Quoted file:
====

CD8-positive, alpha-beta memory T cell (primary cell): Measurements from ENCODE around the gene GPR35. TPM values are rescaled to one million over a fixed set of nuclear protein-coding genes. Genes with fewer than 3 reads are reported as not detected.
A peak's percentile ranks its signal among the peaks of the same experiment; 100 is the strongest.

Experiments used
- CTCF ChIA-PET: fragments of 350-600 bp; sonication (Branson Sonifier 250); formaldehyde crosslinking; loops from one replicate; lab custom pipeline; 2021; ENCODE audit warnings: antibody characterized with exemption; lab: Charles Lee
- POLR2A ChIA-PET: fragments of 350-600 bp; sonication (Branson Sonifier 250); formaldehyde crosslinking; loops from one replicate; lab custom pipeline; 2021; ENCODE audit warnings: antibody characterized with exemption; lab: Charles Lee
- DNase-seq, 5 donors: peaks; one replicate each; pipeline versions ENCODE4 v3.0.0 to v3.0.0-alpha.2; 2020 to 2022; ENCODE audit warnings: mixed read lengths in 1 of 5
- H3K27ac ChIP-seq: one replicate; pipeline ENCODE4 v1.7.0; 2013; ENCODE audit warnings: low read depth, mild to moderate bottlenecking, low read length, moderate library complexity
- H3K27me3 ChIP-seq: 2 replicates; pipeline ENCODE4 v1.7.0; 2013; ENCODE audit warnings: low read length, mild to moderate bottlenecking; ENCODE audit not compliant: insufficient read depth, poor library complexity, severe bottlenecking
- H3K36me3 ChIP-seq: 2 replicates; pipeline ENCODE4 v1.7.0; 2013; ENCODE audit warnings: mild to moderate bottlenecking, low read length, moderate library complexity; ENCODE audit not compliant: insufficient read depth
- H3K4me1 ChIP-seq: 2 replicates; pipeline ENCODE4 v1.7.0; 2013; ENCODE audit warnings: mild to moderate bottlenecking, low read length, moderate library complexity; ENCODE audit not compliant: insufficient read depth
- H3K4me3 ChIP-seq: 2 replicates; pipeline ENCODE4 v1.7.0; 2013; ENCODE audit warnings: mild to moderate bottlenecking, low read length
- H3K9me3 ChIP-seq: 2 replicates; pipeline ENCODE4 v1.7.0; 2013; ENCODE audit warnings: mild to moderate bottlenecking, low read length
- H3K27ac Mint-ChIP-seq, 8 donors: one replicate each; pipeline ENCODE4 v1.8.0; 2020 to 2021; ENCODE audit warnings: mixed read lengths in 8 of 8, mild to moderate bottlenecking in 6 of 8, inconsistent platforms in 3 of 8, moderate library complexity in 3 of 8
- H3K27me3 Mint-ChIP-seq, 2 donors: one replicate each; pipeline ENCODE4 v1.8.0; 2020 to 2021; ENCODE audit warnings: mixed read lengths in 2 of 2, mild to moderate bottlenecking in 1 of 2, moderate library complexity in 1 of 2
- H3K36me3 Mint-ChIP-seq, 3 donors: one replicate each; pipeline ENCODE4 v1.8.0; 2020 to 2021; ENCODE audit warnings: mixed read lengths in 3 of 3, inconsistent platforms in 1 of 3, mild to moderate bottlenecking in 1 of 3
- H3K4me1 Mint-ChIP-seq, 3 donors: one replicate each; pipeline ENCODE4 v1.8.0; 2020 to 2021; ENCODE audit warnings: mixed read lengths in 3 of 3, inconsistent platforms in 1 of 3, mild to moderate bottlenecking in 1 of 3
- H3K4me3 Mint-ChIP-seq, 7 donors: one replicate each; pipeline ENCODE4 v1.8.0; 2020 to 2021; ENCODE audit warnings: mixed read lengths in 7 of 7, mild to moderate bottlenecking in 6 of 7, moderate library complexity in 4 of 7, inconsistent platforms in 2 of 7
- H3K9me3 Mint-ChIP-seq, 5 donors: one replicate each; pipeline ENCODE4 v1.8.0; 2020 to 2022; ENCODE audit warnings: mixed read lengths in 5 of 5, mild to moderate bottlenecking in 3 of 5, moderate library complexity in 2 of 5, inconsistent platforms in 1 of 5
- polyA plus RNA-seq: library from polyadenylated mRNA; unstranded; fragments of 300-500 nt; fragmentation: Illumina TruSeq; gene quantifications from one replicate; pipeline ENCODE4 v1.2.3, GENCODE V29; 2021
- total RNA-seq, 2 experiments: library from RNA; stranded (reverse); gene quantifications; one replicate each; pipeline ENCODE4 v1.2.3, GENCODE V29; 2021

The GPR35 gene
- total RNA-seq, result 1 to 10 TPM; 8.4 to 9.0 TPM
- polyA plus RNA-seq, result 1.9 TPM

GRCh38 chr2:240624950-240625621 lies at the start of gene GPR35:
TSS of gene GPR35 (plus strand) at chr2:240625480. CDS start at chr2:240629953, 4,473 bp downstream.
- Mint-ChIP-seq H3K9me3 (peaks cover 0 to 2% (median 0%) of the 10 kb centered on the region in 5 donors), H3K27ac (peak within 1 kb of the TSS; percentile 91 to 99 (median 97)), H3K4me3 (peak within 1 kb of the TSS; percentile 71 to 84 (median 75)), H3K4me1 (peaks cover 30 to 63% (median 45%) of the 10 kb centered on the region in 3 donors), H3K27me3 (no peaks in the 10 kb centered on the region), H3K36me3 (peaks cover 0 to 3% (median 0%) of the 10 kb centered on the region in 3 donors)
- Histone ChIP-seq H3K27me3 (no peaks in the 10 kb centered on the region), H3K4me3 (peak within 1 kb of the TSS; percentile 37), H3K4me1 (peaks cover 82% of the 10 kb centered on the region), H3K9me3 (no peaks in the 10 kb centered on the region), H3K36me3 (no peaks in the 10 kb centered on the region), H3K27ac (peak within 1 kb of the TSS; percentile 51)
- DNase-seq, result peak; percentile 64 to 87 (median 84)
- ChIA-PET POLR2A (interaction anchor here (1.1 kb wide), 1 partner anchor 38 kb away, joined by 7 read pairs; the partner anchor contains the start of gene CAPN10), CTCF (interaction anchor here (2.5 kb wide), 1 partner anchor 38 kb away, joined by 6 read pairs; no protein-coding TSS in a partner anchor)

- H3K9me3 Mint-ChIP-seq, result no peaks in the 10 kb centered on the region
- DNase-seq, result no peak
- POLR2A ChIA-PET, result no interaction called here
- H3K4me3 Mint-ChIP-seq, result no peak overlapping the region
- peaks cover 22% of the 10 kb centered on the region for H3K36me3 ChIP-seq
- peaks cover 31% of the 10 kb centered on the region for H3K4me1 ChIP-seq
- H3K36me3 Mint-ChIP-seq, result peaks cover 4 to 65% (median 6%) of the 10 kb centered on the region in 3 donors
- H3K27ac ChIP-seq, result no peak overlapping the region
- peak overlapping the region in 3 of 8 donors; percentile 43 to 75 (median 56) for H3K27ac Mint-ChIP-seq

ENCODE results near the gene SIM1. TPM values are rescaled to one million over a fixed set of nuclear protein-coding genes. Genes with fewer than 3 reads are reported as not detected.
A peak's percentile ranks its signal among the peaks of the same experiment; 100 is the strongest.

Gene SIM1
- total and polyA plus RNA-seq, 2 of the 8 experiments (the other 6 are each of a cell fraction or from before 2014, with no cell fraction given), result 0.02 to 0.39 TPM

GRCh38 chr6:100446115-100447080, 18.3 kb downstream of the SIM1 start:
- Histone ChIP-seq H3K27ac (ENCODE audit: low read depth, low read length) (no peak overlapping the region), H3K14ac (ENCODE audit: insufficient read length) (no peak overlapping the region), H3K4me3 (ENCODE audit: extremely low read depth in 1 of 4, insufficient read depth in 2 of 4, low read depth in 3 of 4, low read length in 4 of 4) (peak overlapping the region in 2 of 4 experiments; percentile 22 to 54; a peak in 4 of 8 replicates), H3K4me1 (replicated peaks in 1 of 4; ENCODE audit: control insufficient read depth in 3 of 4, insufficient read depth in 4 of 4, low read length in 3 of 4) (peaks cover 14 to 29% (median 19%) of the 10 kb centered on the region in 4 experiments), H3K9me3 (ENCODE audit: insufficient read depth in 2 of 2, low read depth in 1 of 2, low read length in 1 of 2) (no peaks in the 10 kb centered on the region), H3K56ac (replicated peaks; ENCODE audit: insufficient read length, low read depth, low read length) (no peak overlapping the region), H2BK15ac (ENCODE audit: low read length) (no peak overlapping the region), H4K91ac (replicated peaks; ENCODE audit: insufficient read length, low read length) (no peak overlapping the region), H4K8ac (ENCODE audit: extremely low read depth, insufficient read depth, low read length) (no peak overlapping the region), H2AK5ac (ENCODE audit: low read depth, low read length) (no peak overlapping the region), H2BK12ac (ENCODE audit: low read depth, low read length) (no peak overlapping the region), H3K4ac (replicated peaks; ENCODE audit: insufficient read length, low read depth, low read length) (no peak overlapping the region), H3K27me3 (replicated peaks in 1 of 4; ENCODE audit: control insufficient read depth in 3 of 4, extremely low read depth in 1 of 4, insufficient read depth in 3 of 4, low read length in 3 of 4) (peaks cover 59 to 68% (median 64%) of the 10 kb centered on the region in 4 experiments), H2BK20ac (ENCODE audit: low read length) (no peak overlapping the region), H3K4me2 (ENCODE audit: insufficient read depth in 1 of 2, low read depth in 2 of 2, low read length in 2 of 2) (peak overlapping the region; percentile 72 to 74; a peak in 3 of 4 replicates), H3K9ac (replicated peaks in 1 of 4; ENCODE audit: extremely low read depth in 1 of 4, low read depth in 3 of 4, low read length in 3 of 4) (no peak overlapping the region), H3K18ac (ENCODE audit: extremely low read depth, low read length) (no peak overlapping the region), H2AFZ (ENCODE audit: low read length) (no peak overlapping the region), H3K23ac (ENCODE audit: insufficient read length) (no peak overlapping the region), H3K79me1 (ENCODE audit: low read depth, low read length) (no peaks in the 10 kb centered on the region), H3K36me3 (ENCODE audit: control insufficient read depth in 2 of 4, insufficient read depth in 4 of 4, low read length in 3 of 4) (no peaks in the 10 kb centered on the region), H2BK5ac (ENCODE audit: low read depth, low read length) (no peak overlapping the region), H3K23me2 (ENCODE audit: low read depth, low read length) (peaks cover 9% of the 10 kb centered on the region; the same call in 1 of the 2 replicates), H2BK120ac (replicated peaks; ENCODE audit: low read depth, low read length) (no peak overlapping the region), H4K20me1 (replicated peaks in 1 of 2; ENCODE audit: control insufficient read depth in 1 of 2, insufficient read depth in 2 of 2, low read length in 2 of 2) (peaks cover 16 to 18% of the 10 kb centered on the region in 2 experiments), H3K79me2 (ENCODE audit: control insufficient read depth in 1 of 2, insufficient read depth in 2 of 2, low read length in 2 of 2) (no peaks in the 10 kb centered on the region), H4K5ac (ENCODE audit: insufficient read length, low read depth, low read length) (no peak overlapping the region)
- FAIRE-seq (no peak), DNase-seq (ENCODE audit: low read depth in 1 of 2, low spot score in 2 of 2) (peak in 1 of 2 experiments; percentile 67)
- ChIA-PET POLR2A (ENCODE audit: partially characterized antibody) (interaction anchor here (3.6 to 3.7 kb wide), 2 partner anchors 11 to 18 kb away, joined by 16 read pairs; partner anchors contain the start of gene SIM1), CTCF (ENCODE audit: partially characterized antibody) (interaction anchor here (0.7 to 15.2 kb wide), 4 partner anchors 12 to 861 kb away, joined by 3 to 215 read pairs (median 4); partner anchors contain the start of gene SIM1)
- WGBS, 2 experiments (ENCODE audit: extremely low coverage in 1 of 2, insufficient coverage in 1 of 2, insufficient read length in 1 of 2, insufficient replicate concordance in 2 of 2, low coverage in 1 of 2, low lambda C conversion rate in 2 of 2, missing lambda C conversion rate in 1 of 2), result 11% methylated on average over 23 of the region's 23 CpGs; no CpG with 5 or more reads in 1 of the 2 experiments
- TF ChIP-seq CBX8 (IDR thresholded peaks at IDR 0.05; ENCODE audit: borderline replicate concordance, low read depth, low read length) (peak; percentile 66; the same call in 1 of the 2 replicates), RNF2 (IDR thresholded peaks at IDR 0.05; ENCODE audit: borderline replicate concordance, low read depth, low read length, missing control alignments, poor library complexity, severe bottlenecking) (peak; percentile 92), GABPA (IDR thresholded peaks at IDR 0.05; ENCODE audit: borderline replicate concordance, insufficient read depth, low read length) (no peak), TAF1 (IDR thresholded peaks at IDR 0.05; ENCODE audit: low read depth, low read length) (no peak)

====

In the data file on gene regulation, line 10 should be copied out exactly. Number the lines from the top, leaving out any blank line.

- H3K4me1 ChIP-seq: 2 replicates; pipeline ENCODE4 v1.7.0; 2013; ENCODE audit warnings: mild to moderate bottlenecking, low read length, moderate library complexity; ENCODE audit not compliant: insufficient read depth